The Goulburn renewable energy organisation, Community Energy for Goulburn (CE4G), has recently secured a $2.1 million grant from the NSW Government.
The grant, which is part of the NSW Government's Regional Community Energy Fund program, will enable CE4G to add battery storage of their solar farm project on the outskirts of Goulburn.
President of CE4G Ed Suttle heads a volunteer committee of five which had been driving the development for the past five years in response to community frustration at the then governmental mindset.
"A number of members of Goulburn community were very disenchanted with the lack of committed Federal Government climate policies and the constant zigzag changes ... 'We'll have a carbon tax' ... 'no we won't' ... 'We'll have a Renewable Energy Target' ... 'no we won't'.
"So this group decided to take it upon themselves to something about it at local community level," Ed Suttle said.
CE4G is an incorporated association, founded in 2015 and its members believe that a transition to a low carbon economy is urgent, both locally and nationally.
Mr Suttle said the volunteer committee of CE4G have been extremely active in promoting the concept of a solar farm and the recent grant is evidence of the commitment from all parties.
"This shows that regional, community-led groups can lead the way in supporting innovation," he said.
"It gives a terrific boost to Goulburn's image as a twenty-first century city, playing its part in addressing global warming."
Mr Suttle said CE4G are appreciative of the support from the NSW Government which enabled the purchase of the batteries.
"We simply would not have been able to include the battery component without its assistance," he said, "and the batteries enable us to store electricity when prices are low at midday, and sell it when prices are high in the evening".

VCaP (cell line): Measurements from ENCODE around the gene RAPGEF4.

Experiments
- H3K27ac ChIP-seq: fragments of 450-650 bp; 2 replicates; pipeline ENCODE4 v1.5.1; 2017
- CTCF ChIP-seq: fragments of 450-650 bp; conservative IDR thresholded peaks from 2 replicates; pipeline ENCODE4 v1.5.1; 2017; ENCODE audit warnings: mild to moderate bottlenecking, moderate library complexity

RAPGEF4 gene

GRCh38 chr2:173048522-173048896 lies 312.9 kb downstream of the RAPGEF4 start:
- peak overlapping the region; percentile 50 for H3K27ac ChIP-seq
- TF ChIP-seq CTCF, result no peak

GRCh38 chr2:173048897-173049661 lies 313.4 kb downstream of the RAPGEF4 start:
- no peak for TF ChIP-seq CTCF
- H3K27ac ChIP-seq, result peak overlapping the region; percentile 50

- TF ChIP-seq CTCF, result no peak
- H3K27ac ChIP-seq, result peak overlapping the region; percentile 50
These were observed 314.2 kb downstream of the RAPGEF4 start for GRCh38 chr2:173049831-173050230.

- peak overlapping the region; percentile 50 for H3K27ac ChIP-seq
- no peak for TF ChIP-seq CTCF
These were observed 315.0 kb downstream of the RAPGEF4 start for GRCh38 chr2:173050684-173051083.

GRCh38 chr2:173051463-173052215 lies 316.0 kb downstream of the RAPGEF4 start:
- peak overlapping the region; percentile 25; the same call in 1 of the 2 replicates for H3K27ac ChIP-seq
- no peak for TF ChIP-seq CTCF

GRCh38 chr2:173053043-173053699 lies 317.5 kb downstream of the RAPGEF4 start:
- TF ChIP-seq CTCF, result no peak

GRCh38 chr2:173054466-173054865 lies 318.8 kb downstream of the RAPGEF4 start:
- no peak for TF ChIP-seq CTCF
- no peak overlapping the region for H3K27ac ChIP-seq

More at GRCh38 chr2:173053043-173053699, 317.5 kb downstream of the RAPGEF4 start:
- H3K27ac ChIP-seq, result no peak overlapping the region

"And because all of the profits from the sale of the electricity stay within the community it assists in diversifying the income profile of Goulburn, which until now has been based mainly on primary industry.
"It's another example of renewable energy bringing more jobs to the Goulburn region."
After a career running his Executive Search business in Sydney, Ed Suttle now breeds cattle in the Goulburn district.
The 93 hectare property, "Kulathirre", was once owned by former NSW Premier and ex-Governor General Sir William McKell, and Mr Suttle and his wife Jane have built a solar passive house on the property.
"We breed Angus cattle and have also put aside 10 per cent of the property for regeneration and have planted over 1000 trees," he said.
Mr Suttle said the solar farm will generate sufficient energy to power around 450 homes and members of the Goulburn community will be able to join the co-op to manage the project.
"Shares will be available for purchase at $400, which will enable wide access to the community," he said.
"It is estimated annual dividends will be in the range of five to eight per cent."
The electricity generated will be sold either to local residents via a retailer, to a large institution via a power purchase agreement, on the wholesale market, or a combination of two or three of those avenues.
Right now CE4G is in the process of finalising some details to do with the land and the connection to the grid.
After that the whole process of tendering for supply of contractors (civil works, electrical wiring etc for all of which CE4G hopes to engage Goulburn companies) and of the required hardware (panels, inverters, transformer and batteries). Once completed, the build will commence.
CE4G anticipates hitting the "on" switch towards the end of 2021.